‘Buck up, Ruthie,’ Florrie murmured by her side, reaching for her hand and squeezing it. Her grip was dry and warm. ‘They’ll be all right.’

The train heaved and chuffered to a stop in a hissing exhalation of tired steam. Men were shouting in the distance. Automobile gears crunched as ambulances were manoeuvred, their engines revving. Carriage doors were opened.

Ruth could imagine the scene at the station. Sergeant Lomas would be there with his constables, soldiers, folk from the town, Boy Scouts and Mafeking Wilson with his wheezing old porters. The mayor’s formidable wife would probably be attempting to instruct Sister Trixie. Some hope. Men would be manhandling down the stretchers with their broken burdens and lifting them into the ambulances. Oh, hurry! Be careful!

One motor engine sounded out from the others, pulling away. Another followed, then another. They would be on their way down Station Road, along Salt Street past the bakery, past Threlfall’s, past the pubs where the non-combatant curious would be emerging to gawp, across the Market Square, slowing down over the tram lines, and past the park. Almost here...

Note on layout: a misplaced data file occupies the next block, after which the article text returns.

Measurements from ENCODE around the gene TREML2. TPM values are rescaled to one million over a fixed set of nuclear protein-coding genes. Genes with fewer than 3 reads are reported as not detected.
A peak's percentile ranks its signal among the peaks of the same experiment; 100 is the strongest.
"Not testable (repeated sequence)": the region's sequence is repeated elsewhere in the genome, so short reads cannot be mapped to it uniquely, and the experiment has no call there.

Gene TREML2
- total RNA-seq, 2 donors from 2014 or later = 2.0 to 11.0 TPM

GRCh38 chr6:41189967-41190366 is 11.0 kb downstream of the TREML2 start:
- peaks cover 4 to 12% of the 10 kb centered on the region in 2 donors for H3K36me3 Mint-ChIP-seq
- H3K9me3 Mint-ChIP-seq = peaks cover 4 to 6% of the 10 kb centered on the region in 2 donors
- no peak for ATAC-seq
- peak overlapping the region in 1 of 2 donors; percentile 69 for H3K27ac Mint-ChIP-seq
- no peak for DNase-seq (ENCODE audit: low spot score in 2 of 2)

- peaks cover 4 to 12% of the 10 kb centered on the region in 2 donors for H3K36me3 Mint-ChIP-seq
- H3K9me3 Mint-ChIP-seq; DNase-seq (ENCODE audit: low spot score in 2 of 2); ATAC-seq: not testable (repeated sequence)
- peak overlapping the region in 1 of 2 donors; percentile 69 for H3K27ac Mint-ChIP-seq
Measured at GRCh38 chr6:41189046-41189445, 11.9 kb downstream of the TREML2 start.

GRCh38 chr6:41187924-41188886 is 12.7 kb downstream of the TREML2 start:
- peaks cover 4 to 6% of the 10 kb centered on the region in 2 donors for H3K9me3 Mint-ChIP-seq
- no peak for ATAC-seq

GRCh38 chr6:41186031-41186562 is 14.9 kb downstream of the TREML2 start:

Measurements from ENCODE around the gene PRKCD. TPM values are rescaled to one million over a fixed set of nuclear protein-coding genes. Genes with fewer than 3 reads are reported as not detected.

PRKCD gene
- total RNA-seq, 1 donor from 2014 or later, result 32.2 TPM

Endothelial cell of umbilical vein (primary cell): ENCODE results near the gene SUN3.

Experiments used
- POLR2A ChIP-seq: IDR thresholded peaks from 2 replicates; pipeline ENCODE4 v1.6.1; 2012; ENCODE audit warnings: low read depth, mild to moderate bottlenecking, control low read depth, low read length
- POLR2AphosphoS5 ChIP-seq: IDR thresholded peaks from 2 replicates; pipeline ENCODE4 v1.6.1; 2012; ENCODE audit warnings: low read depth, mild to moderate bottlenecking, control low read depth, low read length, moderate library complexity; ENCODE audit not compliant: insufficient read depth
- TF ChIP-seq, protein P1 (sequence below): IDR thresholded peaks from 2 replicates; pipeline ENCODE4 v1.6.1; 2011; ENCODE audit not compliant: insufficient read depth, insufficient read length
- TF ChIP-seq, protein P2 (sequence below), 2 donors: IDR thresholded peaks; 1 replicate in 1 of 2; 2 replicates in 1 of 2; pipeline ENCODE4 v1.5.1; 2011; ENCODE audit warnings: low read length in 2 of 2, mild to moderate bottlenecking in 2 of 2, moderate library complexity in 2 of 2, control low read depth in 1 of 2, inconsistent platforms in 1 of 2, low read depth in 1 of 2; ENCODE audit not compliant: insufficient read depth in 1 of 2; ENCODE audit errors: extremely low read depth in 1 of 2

There! There they were!

Clegg’s converted truck led the little convoy, white duck canvas spread over cane hoops like a Wild West wagon with red flannel crosses home-stitched on either side. The farmer himself was driving, beery eyes gleaming with patriotic purpose. He braked to a stop outside the church hall and made a maladroit, gearbox-wrecking three-point turn to point the rear of the truck towards the doors, exhaust fumes billowing.

One of two canvas flaps twitched aside and Sylvanus Iley jumped down, tying back the flap. Sister Trixie looked out and beckoned Ruth and Florrie forward. They ran down the steps to the ambulance as Sister Trixie held back the other flap so they could see inside.

Ruth peered in, her heart pounding, trying to make out –

The tattered khaki was soiled a repulsive mulberry-black colour. A fouled bandage covered the stump. Light gleamed on tarnished brass, on the insignia borne so proudly by Tolly and Harry: North Cheshire Regiment.